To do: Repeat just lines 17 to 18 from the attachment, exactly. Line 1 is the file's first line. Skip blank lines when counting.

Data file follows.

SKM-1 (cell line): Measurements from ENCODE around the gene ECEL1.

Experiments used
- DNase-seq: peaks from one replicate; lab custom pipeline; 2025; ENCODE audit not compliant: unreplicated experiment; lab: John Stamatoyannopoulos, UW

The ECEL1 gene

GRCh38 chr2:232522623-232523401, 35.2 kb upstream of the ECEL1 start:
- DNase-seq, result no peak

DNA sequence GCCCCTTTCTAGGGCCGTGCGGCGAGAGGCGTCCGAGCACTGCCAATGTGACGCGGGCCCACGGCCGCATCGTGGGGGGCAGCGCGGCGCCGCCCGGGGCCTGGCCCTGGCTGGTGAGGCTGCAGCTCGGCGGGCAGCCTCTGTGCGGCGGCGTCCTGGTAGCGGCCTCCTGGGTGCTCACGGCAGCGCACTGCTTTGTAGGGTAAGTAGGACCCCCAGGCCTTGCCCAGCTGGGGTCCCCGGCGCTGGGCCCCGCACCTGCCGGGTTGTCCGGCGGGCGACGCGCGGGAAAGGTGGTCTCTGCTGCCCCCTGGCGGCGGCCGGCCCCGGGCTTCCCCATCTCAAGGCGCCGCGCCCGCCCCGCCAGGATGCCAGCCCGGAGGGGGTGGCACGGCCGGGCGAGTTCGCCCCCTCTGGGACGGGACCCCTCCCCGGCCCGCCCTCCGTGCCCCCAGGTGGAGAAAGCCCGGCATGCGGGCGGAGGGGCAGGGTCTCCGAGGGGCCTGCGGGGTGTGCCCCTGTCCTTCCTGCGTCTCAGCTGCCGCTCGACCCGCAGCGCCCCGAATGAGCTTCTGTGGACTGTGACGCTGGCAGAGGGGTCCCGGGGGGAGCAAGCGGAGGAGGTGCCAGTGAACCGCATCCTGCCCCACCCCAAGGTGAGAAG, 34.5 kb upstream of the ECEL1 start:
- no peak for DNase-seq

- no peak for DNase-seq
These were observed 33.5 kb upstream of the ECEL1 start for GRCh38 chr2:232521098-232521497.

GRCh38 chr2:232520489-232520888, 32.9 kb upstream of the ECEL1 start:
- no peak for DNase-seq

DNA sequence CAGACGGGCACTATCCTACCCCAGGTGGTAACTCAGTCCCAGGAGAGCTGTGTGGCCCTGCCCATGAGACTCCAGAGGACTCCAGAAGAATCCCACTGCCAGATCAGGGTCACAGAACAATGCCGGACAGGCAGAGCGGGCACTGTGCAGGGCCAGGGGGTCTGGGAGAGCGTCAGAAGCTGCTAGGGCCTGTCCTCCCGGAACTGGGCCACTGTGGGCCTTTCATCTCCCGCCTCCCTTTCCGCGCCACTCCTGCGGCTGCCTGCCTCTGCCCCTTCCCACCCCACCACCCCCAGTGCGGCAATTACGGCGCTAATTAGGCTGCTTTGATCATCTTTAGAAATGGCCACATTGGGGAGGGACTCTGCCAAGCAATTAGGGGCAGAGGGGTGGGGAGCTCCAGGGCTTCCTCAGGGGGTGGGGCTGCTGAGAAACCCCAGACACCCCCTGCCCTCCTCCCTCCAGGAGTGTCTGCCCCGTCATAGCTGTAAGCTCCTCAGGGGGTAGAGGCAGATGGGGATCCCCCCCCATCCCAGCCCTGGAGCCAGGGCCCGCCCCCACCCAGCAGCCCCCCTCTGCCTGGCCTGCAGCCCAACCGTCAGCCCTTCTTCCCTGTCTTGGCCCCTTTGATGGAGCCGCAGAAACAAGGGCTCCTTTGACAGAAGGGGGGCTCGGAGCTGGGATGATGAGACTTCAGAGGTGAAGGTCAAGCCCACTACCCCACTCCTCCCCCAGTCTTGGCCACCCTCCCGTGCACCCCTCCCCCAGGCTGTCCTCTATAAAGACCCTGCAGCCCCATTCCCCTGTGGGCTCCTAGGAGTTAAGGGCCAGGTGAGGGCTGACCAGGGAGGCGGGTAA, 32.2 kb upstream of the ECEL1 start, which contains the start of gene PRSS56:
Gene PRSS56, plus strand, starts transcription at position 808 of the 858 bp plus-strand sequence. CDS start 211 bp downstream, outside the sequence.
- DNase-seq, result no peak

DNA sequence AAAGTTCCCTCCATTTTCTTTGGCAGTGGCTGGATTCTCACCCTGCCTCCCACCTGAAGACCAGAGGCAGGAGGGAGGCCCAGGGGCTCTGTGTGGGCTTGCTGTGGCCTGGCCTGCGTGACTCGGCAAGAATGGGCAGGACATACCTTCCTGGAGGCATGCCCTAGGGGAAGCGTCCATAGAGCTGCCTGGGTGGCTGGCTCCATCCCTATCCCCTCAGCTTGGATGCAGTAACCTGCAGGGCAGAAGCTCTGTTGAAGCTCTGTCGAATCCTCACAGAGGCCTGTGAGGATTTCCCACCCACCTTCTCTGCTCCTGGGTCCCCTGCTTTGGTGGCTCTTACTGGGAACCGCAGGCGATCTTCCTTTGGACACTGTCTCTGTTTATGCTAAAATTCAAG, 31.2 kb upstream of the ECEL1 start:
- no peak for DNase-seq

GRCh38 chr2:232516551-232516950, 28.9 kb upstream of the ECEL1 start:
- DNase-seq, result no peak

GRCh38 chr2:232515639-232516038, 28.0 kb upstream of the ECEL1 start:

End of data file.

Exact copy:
- no peak for DNase-seq

GRCh38 chr2:232516551-232516950, 28.9 kb upstream of the ECEL1 start: